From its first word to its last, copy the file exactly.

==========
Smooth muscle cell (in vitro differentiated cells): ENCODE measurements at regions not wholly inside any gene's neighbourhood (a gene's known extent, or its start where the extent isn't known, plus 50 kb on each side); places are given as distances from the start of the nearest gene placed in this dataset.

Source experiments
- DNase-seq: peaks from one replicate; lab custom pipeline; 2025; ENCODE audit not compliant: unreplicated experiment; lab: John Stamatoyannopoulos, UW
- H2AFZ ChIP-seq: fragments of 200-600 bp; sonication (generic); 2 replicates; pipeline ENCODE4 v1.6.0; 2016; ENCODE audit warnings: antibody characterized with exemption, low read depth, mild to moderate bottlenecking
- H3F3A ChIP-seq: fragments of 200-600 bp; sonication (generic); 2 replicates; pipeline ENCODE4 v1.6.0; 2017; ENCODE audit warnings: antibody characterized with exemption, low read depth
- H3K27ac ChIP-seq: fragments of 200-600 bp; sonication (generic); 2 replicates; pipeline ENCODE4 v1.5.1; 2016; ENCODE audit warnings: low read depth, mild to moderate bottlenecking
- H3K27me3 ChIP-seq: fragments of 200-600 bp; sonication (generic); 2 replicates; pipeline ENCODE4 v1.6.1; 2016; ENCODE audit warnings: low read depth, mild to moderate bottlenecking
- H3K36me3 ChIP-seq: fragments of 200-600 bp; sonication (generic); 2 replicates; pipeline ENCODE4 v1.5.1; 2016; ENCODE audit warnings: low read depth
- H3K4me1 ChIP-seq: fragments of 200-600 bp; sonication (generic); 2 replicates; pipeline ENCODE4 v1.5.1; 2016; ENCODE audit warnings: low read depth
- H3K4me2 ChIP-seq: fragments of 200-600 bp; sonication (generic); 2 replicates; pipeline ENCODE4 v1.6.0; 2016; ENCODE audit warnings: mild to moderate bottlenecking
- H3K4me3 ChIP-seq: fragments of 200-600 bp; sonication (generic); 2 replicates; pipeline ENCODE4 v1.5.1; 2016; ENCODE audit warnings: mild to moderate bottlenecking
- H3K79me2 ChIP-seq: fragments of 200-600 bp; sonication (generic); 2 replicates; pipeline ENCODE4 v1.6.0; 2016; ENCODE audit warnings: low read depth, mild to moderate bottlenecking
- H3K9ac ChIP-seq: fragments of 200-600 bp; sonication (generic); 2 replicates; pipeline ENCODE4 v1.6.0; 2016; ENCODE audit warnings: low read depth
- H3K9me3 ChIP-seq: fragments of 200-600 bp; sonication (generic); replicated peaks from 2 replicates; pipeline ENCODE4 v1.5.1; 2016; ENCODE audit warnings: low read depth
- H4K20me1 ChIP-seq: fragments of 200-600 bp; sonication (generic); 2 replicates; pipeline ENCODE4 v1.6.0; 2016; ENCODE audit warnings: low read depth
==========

Smooth muscle cell (in vitro differentiated cells): ENCODE measurements at regions not wholly inside any gene's neighbourhood (a gene's known extent, or its start where the extent isn't known, plus 50 kb on each side); places are given as distances from the start of the nearest gene placed in this dataset.

Source experiments
- DNase-seq: peaks from one replicate; lab custom pipeline; 2025; ENCODE audit not compliant: unreplicated experiment; lab: John Stamatoyannopoulos, UW
- H2AFZ ChIP-seq: fragments of 200-600 bp; sonication (generic); 2 replicates; pipeline ENCODE4 v1.6.0; 2016; ENCODE audit warnings: antibody characterized with exemption, low read depth, mild to moderate bottlenecking
- H3F3A ChIP-seq: fragments of 200-600 bp; sonication (generic); 2 replicates; pipeline ENCODE4 v1.6.0; 2017; ENCODE audit warnings: antibody characterized with exemption, low read depth
- H3K27ac ChIP-seq: fragments of 200-600 bp; sonication (generic); 2 replicates; pipeline ENCODE4 v1.5.1; 2016; ENCODE audit warnings: low read depth, mild to moderate bottlenecking
- H3K27me3 ChIP-seq: fragments of 200-600 bp; sonication (generic); 2 replicates; pipeline ENCODE4 v1.6.1; 2016; ENCODE audit warnings: low read depth, mild to moderate bottlenecking
- H3K36me3 ChIP-seq: fragments of 200-600 bp; sonication (generic); 2 replicates; pipeline ENCODE4 v1.5.1; 2016; ENCODE audit warnings: low read depth
- H3K4me1 ChIP-seq: fragments of 200-600 bp; sonication (generic); 2 replicates; pipeline ENCODE4 v1.5.1; 2016; ENCODE audit warnings: low read depth
- H3K4me2 ChIP-seq: fragments of 200-600 bp; sonication (generic); 2 replicates; pipeline ENCODE4 v1.6.0; 2016; ENCODE audit warnings: mild to moderate bottlenecking
- H3K4me3 ChIP-seq: fragments of 200-600 bp; sonication (generic); 2 replicates; pipeline ENCODE4 v1.5.1; 2016; ENCODE audit warnings: mild to moderate bottlenecking
- H3K79me2 ChIP-seq: fragments of 200-600 bp; sonication (generic); 2 replicates; pipeline ENCODE4 v1.6.0; 2016; ENCODE audit warnings: low read depth, mild to moderate bottlenecking
- H3K9ac ChIP-seq: fragments of 200-600 bp; sonication (generic); 2 replicates; pipeline ENCODE4 v1.6.0; 2016; ENCODE audit warnings: low read depth
- H3K9me3 ChIP-seq: fragments of 200-600 bp; sonication (generic); replicated peaks from 2 replicates; pipeline ENCODE4 v1.5.1; 2016; ENCODE audit warnings: low read depth
- H4K20me1 ChIP-seq: fragments of 200-600 bp; sonication (generic); 2 replicates; pipeline ENCODE4 v1.6.0; 2016; ENCODE audit warnings: low read depth